Robert B. Smith, 1978. "6: Seismicity, crustal structure, and intraplate tectonics of the interior of the western Cordillera", Cenozoic Tectonics and Regional Geophysics of the Western Cordillera, Robert B. Smith, Gordon P. Eaton
Download citation file:
Seismicity, fault-plane solutions, and Cenozoic geology are used to infer contemporary west to northwest extension and components of lateral slip between subplates of the western North American plate. Seismicity of the western interior of the Cordillera is characterized by earthquakes that occur in broad zones, up to 150 km wide, in the Nevada and the Intermountain seismic zones. Epicenters are scattered and when accurately located many do not coincide with mapped faults. Focal depths are shallow and seldom exceed 20 km. Secondary seismicity occurs around the margins of the Colorado Plateau, in central Idaho, and in eastern Oregon and Washington. The contemporary strain pattern of the Western United States, as interpreted from fault-plane solutions, suggests that three intraplate lithospheric blocks—the Sierra Nevada, the Great Basin-High Lava Plains, and the Northern Rocky Mountains-Columbia Plateau are moving west to northwest as “slivers” between the obliquely converging Pacific and North American plates. Intraplate extension within the Great Basin is primarily accommodated by north-south normal faulting in north-central Nevada and along the Wasatch Front, but significant components of strike-slip faulting occur along active seismic zones in southwestern Nevada and along the northern Intermountain seismic belt in Montana.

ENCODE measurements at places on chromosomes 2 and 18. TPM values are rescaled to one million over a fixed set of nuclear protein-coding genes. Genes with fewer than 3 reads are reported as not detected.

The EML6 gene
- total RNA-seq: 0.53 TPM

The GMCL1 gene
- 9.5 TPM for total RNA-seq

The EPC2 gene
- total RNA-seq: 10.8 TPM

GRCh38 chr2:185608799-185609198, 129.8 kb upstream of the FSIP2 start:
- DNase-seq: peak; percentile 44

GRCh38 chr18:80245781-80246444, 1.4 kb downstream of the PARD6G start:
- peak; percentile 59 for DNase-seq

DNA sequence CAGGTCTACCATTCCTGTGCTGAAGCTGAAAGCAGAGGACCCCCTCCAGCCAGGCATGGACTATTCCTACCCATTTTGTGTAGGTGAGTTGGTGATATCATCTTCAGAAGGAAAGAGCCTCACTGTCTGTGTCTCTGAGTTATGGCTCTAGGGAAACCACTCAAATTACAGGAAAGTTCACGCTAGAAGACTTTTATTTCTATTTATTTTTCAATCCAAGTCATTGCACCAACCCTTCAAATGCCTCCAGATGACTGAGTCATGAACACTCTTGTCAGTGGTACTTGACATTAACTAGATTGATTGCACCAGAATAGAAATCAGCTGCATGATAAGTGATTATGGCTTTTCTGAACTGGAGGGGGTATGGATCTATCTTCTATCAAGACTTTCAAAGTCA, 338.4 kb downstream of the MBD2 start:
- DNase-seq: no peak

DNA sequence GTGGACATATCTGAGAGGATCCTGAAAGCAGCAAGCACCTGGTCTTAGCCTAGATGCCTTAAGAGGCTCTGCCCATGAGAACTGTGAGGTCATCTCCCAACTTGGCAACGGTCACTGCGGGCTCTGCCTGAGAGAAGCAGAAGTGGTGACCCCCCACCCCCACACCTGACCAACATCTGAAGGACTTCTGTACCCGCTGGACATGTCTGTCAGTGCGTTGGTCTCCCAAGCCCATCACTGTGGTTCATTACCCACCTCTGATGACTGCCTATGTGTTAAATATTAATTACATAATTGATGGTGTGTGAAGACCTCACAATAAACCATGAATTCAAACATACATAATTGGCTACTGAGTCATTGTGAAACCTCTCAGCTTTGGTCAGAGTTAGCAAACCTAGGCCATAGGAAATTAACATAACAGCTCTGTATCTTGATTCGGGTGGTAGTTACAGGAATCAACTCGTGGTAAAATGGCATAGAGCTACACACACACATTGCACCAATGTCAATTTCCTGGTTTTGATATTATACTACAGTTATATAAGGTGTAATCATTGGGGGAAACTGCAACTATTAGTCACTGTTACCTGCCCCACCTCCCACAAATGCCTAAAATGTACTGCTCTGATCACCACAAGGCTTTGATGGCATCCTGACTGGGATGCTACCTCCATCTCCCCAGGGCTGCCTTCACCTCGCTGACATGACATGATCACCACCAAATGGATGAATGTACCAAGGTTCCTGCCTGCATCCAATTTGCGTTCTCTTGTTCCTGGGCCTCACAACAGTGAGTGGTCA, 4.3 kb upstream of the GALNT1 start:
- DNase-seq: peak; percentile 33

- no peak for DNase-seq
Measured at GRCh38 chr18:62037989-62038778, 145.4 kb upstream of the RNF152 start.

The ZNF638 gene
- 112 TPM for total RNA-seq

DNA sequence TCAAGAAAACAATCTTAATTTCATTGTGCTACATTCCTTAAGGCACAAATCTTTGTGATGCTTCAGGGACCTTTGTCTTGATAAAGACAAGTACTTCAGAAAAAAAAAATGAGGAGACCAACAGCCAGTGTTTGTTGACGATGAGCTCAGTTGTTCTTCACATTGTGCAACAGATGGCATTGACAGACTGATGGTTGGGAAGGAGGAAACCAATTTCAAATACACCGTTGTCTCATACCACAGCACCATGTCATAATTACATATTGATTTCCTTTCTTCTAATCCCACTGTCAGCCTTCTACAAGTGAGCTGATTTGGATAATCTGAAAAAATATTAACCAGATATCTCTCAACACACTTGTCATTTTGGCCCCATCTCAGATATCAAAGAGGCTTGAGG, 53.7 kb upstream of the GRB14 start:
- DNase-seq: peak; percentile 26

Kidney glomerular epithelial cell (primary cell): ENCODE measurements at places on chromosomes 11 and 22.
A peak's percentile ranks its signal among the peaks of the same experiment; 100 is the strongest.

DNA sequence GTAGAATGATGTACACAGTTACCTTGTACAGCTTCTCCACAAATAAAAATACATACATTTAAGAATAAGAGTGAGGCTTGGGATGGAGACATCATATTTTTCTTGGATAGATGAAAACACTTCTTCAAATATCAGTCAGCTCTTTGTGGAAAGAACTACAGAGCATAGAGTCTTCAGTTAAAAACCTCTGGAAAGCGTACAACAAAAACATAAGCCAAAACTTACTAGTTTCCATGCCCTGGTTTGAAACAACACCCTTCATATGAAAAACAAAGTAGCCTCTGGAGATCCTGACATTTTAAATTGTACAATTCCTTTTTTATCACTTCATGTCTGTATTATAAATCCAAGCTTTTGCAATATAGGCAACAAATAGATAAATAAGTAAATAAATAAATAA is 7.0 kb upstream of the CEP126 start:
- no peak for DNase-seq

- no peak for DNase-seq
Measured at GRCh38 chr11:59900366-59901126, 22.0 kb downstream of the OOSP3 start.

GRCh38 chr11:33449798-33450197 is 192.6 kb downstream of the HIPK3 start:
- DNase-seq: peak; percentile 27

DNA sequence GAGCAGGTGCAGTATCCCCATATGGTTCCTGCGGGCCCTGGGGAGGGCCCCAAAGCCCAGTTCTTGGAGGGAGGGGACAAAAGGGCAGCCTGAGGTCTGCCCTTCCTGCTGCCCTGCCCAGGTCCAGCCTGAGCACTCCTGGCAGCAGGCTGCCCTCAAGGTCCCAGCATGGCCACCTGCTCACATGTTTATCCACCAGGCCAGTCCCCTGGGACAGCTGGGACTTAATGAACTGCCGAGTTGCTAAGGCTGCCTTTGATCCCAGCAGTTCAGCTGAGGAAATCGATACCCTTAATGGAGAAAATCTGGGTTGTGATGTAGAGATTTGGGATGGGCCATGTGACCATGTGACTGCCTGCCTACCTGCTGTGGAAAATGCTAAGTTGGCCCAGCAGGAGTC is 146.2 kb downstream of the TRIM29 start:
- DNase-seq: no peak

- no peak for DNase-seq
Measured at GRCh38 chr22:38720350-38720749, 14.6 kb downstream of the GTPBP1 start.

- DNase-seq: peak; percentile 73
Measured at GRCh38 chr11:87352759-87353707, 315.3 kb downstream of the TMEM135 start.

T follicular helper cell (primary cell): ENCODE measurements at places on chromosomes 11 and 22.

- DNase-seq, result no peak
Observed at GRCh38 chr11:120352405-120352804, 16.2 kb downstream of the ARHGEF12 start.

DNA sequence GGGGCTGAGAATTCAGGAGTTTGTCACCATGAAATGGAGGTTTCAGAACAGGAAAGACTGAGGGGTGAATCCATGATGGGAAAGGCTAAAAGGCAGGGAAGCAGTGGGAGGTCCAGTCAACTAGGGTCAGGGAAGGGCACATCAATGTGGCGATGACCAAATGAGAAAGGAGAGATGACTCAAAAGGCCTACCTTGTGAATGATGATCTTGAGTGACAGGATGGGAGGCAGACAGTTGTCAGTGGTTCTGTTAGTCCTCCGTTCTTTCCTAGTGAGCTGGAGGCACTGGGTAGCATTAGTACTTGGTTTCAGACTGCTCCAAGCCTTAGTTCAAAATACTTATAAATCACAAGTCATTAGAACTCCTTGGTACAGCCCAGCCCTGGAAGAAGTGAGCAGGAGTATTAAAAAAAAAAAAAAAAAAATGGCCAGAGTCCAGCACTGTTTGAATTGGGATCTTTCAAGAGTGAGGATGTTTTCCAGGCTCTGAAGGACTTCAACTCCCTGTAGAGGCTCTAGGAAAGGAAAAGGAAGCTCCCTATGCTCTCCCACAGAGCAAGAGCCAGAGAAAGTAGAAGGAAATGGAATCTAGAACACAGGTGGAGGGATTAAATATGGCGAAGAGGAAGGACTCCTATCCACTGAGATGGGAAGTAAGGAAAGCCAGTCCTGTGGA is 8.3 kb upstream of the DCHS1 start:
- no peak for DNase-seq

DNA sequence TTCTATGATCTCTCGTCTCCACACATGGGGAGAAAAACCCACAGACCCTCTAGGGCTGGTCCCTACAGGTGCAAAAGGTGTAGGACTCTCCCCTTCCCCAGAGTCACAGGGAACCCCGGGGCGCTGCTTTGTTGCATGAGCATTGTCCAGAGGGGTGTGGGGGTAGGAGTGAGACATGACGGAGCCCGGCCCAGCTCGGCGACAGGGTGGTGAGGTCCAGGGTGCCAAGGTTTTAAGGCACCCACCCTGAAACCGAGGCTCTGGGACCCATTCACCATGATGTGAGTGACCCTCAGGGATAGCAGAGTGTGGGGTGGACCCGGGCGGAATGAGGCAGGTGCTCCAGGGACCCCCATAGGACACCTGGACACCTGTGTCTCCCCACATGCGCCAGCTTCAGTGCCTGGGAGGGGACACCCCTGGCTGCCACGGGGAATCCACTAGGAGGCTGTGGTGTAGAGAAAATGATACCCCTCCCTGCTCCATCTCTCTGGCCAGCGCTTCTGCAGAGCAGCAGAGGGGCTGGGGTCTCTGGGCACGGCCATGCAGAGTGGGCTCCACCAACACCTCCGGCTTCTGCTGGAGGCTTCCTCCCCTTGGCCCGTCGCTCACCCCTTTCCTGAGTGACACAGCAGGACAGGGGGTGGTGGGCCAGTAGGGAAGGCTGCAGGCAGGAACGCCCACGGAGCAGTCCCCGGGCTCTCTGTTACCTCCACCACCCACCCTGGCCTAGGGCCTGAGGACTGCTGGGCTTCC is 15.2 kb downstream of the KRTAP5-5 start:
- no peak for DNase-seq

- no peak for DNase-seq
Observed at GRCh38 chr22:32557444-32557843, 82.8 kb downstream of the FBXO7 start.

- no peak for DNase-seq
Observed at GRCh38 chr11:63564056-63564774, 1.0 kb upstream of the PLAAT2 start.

A thin crust, ~25 km, characterizes the east margin of the Great Basin, with average P n -velocities of ~7.5 km /s. A crustal low-velocity layer, at 5 to 15 km depth, coincides with the eastern margin of the Great Basin. A thin crust, with an apparent P n -velocity of ~7.7 km /s, occurs on the northwest margin of the Great Basin and beneath parts of the Oregon-High Lava Plains. The central part of the Great Basin has a thicker crust, ~30 km, and higher P n -velocities, 7.7 to 7.9 km /s. The Colorado Plateau and the Rocky Mountains have thicker crusts, 40 to 50 km, and P n -velocities of ~7.8 km/s.
An upper-mantle diapir or an upwelling thermal mechanism, facilitated by stress relaxation above the now-truncated Farallon subducting plate, is postulated to have uplifted, extended, and heated the crust of the Great Basin beginning at ~20 m.y. Late Cenozoic centers of volcanism appear to have progressed outward from a northern Great Basin thermal center in two divergent directions—northwesterly along a combined extensional-strike-slip zone of deformation in the High Lava Plains of southeastern Oregon and northeasterly along an extensional zone marked by the Snake River Plain. Lithospheric heating is thought to have produced a broad uplift of the Great Basin with concomitant crustal thinning and diminishing of upper-mantle P n -velocities. The thermal mechanisms are hypothesized to have produced laterally divergent mantle flow to form symmetric zones of crustal thinning and low P n -velocities that presently mark the east and west margins of the Great Basin.